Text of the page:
|Mary Luella Boatman Townsend|
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|Birth: ||Dec. 1, 1859|
|Death: ||Dec. 28, 1958|
Martin, Mary Luella Boatman (Townsend):
Thomas Martin was a prominent figure in the early days of Madison County and later Beaverhead County, of Montana Territory, especially involved in the mining district spawned by the vast wealth of the Hecla Consolidated Mining Company. The following family history is best told as presented here in its entirety and as prepared by Thomas' wife for the benefit of his grandchildren and future descendants of his family.
As written for grandchildren in 1948
Thomas Martin was born February 12, 1852 at or near Delaware, Ohio. His parents were of Welsh ancestry and each had been married previously. Both had had girls by these marriages. Three boys were born to them in the last marriage, William, then Benjamin and the youngest was Thomas who was your grandfather. Thomas's father's name was William and his Mother's name was Elizabeth, They owned a farm near Delaware where the boys attended grade and high school. The parents must have been well along in years when they were married to each other as I have heard your Grandfather say that his Father was blind or nearly so when the boys were small youngsters. One of their jobs was to go with him and lead him about the farm or wherever he wanted to go. I think they must have been a mischievous bunch for when they were far enough away from the house they would sometimes run away from him leaving him helpless to find his way. I never heard him say what happened to them when they got home. They had an old grey mare too old to do farm work and her job was to take the family to church every Sunday morning. Every other morning of the week she would be waiting at the gate to be the first one into the barnyard when they went out to drive the horses in. Just as surely as Sunday morning came she would be off in the farthest corner of the pasture and have to be chased in. Your grandfather said he could never understand how she knew the difference between Sunday and week days. The boys liked to tease "Old Kate," I think they called her and one day your grandfather was outside the little window in front of her stall in the barn making faces at her and pretending to fight her. He got a little too close and she grabbed his hand and nearly bit off a finger. He carried that scar as long as he lived.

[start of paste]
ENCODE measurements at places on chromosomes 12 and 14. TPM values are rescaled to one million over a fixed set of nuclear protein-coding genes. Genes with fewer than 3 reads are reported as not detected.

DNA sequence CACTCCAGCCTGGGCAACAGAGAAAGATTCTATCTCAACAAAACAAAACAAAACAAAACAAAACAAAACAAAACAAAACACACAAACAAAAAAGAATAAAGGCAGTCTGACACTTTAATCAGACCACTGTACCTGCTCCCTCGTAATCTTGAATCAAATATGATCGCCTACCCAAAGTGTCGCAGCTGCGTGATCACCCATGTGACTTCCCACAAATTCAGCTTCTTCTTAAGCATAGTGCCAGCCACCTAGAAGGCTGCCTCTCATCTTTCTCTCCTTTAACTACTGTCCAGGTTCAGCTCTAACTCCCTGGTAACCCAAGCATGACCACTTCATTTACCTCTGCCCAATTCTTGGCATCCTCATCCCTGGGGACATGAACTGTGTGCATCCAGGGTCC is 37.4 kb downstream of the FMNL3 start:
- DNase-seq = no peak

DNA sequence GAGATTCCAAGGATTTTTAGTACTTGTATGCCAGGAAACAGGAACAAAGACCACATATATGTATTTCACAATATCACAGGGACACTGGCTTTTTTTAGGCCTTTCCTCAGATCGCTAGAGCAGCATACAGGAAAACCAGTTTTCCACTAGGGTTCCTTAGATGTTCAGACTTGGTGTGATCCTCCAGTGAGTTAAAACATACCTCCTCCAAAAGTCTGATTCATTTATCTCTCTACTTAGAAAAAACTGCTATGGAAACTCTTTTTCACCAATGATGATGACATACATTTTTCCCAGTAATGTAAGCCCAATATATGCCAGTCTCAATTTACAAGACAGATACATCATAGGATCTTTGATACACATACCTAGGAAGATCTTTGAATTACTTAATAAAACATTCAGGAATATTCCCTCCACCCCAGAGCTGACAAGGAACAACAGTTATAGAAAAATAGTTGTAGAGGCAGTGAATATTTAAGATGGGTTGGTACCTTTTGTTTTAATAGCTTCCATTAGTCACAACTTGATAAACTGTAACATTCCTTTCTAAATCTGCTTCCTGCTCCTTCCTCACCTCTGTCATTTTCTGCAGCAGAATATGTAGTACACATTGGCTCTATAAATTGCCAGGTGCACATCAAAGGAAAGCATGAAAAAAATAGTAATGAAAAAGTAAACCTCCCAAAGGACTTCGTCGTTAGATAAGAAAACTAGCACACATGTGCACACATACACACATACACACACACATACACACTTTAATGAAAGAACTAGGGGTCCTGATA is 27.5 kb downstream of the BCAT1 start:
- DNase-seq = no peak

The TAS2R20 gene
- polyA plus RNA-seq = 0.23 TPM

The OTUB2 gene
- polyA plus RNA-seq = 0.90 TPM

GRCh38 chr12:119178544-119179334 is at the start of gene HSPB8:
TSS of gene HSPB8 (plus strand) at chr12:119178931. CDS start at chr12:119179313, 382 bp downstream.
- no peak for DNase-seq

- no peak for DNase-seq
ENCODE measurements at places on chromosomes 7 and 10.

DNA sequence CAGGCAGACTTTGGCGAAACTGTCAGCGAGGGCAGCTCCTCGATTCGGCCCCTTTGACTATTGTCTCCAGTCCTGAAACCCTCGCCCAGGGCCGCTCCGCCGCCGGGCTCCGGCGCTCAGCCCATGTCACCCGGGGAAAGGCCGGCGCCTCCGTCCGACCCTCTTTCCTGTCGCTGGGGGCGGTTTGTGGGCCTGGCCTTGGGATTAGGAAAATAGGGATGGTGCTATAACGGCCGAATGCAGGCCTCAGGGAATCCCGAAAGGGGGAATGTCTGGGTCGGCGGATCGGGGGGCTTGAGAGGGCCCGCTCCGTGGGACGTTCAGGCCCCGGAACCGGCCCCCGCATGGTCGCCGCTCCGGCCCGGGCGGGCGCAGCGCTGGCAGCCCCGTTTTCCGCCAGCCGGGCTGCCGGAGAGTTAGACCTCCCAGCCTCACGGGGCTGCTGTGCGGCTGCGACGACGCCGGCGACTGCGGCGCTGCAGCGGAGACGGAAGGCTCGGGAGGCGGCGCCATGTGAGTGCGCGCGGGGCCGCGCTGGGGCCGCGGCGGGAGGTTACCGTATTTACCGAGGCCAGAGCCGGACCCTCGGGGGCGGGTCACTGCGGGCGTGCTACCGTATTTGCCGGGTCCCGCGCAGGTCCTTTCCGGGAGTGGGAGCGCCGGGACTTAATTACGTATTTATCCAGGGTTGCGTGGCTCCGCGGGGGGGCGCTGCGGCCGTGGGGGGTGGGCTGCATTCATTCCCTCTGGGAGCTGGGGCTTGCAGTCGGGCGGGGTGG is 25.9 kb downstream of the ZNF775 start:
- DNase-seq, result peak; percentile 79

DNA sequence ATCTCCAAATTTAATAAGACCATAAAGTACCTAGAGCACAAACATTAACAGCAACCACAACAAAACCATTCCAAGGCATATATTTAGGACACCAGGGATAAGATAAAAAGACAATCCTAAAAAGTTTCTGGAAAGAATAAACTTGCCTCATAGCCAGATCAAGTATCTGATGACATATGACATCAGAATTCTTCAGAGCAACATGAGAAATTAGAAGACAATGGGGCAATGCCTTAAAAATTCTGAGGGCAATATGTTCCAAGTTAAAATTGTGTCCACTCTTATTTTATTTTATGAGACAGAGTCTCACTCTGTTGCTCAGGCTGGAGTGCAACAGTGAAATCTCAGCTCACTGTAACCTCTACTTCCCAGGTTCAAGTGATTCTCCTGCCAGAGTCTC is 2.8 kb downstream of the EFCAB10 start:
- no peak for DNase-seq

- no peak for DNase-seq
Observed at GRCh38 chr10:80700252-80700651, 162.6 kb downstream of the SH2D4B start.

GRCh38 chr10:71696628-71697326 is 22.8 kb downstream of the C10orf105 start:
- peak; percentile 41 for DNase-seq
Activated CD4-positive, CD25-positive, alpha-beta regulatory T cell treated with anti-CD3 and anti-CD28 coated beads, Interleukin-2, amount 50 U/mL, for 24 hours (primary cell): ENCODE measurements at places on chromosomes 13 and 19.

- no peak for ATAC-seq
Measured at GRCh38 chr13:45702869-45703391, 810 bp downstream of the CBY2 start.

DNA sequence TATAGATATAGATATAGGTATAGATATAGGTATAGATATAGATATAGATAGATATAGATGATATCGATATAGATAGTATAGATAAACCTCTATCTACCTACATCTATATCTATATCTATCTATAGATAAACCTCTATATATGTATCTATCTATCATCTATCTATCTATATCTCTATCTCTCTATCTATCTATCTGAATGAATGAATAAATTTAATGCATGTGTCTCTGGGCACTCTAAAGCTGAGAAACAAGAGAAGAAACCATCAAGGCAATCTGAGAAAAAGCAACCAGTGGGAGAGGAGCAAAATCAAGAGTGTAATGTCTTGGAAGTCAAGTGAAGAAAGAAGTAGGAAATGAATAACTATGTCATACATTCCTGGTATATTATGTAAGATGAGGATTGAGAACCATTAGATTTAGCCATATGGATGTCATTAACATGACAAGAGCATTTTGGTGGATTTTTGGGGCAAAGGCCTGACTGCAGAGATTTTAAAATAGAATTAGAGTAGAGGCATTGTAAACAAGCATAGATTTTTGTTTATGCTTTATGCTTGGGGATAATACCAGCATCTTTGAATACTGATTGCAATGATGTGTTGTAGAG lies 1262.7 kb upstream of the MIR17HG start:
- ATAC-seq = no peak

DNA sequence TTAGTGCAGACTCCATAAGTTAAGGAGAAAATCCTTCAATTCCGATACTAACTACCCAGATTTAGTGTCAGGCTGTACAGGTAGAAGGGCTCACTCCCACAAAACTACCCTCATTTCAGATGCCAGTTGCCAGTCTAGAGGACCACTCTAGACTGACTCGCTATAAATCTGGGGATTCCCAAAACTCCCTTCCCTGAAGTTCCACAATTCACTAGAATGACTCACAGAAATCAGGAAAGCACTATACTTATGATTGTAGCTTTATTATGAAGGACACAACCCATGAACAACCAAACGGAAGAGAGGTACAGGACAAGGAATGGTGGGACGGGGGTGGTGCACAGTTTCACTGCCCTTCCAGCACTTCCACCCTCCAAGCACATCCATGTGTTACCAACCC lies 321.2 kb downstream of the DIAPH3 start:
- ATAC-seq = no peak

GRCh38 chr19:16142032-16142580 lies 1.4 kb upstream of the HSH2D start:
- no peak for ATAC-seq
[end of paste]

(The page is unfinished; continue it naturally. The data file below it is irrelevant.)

Your Grandfather was a good horseman and his hobby was horses and more horses, A few years ago at one of the Montana Pioneer Meetings I met a man who knew him in the Ruby Valley. He made the remark that he thought there were not very many horses in that part of the country that Tom Martin had not owned at one time or another. His older brothers, Will and Ben were grown when their parents passed away while your grandfather was still in his teens. After the death of their parents the three boys went to Salisbury, Missouri where I believe they had relatives. After a time Will and Ben married and settled there. Tom was sent out west in the company of a man named J. C. Rogers who was a lawyer from Missouri. Both were in search of a more healthful climate. For some time they lived at Denver, Colorado then later came to the Ruby Valley in Montana in the early seventies and remained till 1878.